None of the front line could get on the scoresheet, though. Fellaini made a number of late runs forward, adding another aerial presence to challenge for attacking crosses into the penalty area. Even with five minutes of injury time, though, United failed to make use of their late crosses and dropped points at home for the second time already this season.
Wolves remained unchanged from their home victory over Burnley, as head coach Nuno Espirito Santo named an identical starting line-up for the sixth consecutive Premier League game this season. They set their attacking intentions early, managing to penetrate the hosts’ penalty area and winning a corner within 25 seconds of play starting.
The lack of vertical compactness throughout Manchester United’s units created large spaces in which Wolves’ central midfielders could combine and dictate play. Ruben Neves frequently dropped short to collect from the back line, as the visitors insisted on building short from goalkeeper Rui Patricio. The right-sided rotations between Helder Costa and Matt Doherty provided a switch option for Neves, who occupied the left-sided central midfield role. Doherty’s inside runs lured in left-back Luke Shaw, enabling Costa, now unmarked, free to move out wide. With Alexis Sanchez pressing the back three, Costa could travel forwards unchallenged, making good progress until the congested final third. His crosses caused some minor early problems, but goalkeeper David de Gea dealt with any attempts on goal.
As the game progressed and United began to control more of the ball, Wolves’ transitions into attack became a more prevalent issue for the hosts. Costa and Diogo Jota dropped back with the central midfielders, creating a midfield block of four in front of the back five. United’s full-backs then moved higher, compensating for both their wingers moving central – so if Wolves won the ball, particularly in wide areas, they could capitalise on the forward positioning of Shaw and Valencia to attack the back line. One of the hosts’ central defenders would then be forced to step out of the central lane to deal with these counter-attacks, opening up further space for Wolves to transition through. De Gea should have been tested more, but the visitors’ final ball lacked conviction.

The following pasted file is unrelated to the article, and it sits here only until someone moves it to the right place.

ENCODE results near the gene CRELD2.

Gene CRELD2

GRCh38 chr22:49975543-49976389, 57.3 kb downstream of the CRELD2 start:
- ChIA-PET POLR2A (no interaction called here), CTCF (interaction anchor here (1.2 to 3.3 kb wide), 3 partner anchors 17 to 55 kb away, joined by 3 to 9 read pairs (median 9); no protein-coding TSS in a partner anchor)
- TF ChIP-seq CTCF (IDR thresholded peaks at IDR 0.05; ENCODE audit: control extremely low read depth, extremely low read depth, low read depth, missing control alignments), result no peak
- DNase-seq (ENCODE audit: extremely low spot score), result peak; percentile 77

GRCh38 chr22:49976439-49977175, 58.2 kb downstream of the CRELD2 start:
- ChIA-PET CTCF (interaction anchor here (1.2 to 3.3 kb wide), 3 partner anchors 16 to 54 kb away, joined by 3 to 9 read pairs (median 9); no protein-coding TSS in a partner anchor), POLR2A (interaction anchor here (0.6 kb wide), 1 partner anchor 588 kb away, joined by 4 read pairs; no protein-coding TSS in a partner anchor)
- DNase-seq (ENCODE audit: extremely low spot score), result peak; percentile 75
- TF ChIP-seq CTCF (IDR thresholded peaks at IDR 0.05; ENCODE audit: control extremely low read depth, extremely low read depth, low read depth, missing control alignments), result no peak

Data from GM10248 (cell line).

After Fred had broken the deadlock in the 18th minute, United grew in confidence and control in possession – this resulted in centre forward Raul Jimenez becoming isolated during transitional play. With Marouane Fellaini dropping deep from midfield when the hosts had the ball, Jimenez had pressure from all sides, should he receive the ball. The Mexican tried to link the counter-attacks, but was confronted with central defenders pressing him from the side and on the angle, as well as Fellaini from the front. They soon changed their approach on the counter, building more in wide areas before looking to link up with Jimenez once into the final third.